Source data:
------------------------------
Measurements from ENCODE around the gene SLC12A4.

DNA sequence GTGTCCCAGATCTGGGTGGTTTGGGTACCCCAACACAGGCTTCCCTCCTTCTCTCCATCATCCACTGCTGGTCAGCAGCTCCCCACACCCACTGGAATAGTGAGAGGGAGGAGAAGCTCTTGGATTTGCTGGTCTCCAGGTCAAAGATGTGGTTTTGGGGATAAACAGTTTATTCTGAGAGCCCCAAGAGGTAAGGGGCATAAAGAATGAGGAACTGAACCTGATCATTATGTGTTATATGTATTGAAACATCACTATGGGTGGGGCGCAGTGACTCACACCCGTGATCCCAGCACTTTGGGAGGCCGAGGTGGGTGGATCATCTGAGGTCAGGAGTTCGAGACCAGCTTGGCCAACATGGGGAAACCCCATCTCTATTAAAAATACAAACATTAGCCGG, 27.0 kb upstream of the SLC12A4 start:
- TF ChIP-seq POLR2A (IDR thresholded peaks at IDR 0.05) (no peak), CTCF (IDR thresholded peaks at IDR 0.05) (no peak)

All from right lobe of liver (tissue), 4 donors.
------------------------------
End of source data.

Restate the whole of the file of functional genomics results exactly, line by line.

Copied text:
Measurements from ENCODE around the gene SLC12A4.

DNA sequence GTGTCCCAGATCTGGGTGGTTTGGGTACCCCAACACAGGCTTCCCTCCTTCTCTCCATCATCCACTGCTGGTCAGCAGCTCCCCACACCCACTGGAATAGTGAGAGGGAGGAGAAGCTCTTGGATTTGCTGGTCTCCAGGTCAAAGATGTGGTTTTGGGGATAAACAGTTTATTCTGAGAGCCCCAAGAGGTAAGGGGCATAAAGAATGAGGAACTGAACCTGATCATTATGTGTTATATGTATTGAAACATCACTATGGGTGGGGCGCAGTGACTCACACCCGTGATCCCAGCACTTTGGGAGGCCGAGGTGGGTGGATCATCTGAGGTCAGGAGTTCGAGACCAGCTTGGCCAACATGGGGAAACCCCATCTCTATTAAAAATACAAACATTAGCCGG, 27.0 kb upstream of the SLC12A4 start:
- TF ChIP-seq POLR2A (IDR thresholded peaks at IDR 0.05) (no peak), CTCF (IDR thresholded peaks at IDR 0.05) (no peak)

All from right lobe of liver (tissue), 4 donors.